With all that said allow me to continue about this contagiously entertaining novel. It begins all innocence and fun scene-setting in England and France, a sweet little tale apparently written on the side by a Harvard law student, very girlie. And it pretty much stays that way throughout the book save for those handful of pages previously discussed. There are few, if any, swears in this novel, or any other sort of verbal vulgarity. This is not a scary book - suspenseful at times, as befits a novel of espionage - but none of the grotesque elements so often found in pop culture today. And, now that I've mentioned the spy business, I should clarify that this is the cartoon version, not at all to be taken seriously, fun for it's ridiculousness. This playful novel could not, after all, be the book it is if it took itself seriously.

It is light on true espionage, heavy on romance, highly imaginative - how did Willig come up with such a detailed floor plan for Edouard's house? - and populated with characters which are familiar and original at the same time. Reading it you feel you've met them before, in a '40s film or somewhere, but haven't had the pleasure of their company for a few years as most writers seem to take a more prurient and/or darker slant with their stars and supporting players. It's refreshing.

Basically, the main character, Amy, decides in Regency England that she wants to join an espionage ring in France. In another plotline, we have Eloise, a modern-day scholar who is studying Amy's diaries which form the entree into Amy's world.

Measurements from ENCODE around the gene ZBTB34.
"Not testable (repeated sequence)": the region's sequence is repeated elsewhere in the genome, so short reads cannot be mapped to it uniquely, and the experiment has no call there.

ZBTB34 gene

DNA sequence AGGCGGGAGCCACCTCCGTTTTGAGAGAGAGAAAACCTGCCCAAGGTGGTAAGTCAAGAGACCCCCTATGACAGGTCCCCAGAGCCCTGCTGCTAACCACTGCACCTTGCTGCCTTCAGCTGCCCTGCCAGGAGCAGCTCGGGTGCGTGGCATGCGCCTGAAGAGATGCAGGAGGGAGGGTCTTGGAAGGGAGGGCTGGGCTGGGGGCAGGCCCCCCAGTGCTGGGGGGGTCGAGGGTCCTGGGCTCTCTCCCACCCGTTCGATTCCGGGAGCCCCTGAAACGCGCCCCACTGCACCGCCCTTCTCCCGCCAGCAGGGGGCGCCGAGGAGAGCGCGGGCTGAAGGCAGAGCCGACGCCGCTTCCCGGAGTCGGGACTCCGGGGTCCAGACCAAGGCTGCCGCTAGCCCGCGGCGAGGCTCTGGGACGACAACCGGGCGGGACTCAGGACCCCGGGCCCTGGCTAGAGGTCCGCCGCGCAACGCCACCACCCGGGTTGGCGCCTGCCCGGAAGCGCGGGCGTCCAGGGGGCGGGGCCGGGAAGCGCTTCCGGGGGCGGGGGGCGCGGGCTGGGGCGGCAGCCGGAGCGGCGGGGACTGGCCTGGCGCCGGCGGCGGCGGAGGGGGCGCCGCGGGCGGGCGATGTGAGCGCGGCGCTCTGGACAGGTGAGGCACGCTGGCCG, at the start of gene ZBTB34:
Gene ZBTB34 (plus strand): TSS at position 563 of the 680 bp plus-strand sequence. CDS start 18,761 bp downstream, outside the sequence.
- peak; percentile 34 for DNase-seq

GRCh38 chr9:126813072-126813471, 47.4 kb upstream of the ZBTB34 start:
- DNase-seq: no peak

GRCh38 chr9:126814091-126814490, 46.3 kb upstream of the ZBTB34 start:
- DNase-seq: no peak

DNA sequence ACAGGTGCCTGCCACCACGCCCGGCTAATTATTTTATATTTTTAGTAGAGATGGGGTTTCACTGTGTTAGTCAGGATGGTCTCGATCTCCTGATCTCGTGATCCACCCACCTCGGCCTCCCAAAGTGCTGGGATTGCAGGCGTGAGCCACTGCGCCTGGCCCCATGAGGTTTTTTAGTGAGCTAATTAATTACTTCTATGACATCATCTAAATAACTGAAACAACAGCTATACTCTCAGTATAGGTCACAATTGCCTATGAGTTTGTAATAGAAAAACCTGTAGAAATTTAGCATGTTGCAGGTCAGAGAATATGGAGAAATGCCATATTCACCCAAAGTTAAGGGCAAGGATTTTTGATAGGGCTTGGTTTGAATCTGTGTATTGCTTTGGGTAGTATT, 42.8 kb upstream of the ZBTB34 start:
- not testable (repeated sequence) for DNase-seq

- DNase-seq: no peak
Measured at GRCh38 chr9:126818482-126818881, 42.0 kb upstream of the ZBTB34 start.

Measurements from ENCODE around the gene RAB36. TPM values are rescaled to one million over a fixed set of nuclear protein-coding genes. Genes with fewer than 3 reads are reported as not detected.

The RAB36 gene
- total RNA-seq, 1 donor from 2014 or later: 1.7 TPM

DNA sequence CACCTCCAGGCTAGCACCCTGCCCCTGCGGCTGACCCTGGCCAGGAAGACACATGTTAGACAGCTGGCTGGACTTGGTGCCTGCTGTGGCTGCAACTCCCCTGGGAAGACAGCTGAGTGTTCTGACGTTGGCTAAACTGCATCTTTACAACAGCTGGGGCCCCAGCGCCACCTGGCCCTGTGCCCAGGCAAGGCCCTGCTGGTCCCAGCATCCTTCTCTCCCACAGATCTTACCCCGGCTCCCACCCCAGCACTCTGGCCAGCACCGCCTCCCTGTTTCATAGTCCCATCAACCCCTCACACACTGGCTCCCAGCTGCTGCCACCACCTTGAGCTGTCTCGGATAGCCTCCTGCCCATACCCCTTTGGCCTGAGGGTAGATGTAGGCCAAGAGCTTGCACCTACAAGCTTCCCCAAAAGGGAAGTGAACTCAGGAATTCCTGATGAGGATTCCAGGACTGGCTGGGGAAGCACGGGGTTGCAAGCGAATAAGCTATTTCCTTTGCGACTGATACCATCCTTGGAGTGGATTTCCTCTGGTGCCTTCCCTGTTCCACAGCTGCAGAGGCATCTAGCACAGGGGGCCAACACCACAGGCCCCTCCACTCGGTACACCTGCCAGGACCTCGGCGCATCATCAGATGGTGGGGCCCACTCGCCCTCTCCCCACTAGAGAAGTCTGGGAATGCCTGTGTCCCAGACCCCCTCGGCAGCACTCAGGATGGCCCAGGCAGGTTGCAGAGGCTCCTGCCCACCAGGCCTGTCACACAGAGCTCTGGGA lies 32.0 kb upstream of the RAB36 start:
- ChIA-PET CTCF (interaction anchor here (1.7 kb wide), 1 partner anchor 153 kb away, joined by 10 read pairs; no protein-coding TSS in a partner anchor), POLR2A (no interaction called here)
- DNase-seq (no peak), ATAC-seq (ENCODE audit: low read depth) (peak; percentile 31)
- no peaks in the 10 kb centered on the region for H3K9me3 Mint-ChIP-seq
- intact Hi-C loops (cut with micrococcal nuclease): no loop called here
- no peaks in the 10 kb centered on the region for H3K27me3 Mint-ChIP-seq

The writing is of the effervescent ginger ale variety in its sweetness and levity, risque sections notwithstanding. The book doesn't masquerade as more literary than it is, but it is intelligent fluff.

So, decide if you're more a G, PG or R rated reader, and proceed from there. If you read it, enjoy, if not, there's always many more books on the shelf.

Monday, September 15, 2008

Polling is fun!

I've added a poll, so please feel free to share your opinion on what qualifies as a good book with a bright side. The poll closes at noon on September 22. So much more enjoyable than the general election! Don't you think so?

Sunday, September 14, 2008

How the book joined her library....

Jemmie, tired of classes and scholarly work, lingered at the bargain bin at the college B&N after standing in the book buy-back line for a solid hour and a half. After a few slow yawns she shook her head and determinedly set her jaw into a no-yawn position; but she simply found her nostrils expanding when her body experienced the next sleepy impulse and she was finally forced to admit that, yes, she needed rest.